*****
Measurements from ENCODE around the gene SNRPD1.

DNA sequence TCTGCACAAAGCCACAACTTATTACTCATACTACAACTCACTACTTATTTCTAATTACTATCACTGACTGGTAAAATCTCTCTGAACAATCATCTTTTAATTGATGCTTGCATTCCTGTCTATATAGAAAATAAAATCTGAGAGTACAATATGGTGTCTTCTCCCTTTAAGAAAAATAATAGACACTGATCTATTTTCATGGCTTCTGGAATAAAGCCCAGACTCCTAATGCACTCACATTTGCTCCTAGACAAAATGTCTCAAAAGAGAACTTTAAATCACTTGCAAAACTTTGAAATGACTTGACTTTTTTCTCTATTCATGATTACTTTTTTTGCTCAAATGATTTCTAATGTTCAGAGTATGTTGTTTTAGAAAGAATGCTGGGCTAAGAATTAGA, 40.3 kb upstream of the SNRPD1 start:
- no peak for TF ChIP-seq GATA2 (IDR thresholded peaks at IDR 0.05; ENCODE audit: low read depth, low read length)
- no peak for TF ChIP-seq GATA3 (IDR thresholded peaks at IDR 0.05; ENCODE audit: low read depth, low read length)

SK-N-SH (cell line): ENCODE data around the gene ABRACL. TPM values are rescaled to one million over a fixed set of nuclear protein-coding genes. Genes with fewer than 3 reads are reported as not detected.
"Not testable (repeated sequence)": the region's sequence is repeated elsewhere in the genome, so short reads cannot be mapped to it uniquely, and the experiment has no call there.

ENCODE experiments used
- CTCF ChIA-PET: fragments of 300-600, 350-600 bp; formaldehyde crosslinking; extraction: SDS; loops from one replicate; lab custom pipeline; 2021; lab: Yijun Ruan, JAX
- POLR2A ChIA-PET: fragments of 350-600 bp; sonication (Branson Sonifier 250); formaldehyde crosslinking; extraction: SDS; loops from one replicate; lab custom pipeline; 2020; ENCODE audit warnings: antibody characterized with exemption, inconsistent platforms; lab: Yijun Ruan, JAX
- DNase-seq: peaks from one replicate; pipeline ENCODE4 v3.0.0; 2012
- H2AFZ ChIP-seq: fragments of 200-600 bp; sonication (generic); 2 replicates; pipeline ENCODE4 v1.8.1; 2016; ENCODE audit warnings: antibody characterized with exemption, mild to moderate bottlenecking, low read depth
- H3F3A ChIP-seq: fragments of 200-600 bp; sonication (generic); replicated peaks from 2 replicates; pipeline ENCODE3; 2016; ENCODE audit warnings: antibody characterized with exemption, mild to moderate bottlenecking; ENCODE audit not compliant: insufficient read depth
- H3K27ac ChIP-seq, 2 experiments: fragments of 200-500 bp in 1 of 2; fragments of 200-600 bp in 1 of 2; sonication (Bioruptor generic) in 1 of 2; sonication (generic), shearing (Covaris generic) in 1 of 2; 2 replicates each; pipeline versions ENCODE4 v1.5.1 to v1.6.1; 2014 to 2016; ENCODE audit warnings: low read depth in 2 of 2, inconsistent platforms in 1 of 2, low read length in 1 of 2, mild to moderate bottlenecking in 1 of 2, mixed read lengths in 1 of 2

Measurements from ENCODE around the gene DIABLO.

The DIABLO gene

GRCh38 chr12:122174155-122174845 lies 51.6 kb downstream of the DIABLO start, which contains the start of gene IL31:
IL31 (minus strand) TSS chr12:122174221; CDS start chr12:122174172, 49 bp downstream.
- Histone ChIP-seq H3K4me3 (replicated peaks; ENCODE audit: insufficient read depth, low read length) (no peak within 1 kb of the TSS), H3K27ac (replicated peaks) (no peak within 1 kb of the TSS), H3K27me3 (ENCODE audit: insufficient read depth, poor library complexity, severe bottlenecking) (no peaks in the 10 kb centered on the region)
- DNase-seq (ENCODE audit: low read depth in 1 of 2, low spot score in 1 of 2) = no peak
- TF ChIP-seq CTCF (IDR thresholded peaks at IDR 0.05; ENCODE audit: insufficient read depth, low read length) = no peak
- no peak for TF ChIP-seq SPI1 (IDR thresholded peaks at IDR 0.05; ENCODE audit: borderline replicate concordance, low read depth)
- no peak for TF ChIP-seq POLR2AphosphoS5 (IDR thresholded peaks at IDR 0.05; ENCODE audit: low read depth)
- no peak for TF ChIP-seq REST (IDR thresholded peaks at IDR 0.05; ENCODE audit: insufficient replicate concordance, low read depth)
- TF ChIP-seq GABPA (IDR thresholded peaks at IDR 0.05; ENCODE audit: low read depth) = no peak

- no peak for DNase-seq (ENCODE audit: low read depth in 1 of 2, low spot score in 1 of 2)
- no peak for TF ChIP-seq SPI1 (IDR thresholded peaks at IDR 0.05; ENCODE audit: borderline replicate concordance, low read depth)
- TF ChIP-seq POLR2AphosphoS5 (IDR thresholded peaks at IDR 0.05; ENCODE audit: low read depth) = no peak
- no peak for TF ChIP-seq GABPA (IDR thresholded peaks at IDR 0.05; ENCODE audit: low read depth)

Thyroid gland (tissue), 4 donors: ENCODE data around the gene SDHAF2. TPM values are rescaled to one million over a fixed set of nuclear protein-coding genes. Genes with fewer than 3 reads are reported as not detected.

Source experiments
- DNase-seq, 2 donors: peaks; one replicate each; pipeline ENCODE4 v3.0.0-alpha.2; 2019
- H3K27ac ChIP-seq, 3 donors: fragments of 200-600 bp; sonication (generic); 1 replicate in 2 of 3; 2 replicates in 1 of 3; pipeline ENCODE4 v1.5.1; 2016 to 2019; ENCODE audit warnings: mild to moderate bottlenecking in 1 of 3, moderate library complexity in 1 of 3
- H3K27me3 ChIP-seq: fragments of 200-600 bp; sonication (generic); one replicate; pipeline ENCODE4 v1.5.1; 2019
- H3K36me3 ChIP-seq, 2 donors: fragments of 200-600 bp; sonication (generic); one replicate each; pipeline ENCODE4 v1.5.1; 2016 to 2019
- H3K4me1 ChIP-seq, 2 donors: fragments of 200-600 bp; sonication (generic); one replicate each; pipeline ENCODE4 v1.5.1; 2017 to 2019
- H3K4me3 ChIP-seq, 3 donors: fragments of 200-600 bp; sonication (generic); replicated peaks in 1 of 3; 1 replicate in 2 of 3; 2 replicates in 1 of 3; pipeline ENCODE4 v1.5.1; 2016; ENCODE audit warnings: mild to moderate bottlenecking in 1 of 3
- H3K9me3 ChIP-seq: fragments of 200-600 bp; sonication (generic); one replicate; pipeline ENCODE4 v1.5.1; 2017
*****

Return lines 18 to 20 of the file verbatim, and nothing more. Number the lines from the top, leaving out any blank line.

- Histone ChIP-seq H3K4me3 (replicated peaks; ENCODE audit: insufficient read depth, low read length) (no peak within 1 kb of the TSS), H3K27ac (replicated peaks) (no peak within 1 kb of the TSS), H3K27me3 (ENCODE audit: insufficient read depth, poor library complexity, severe bottlenecking) (no peaks in the 10 kb centered on the region)
- DNase-seq (ENCODE audit: low read depth in 1 of 2, low spot score in 1 of 2) = no peak
- TF ChIP-seq CTCF (IDR thresholded peaks at IDR 0.05; ENCODE audit: insufficient read depth, low read length) = no peak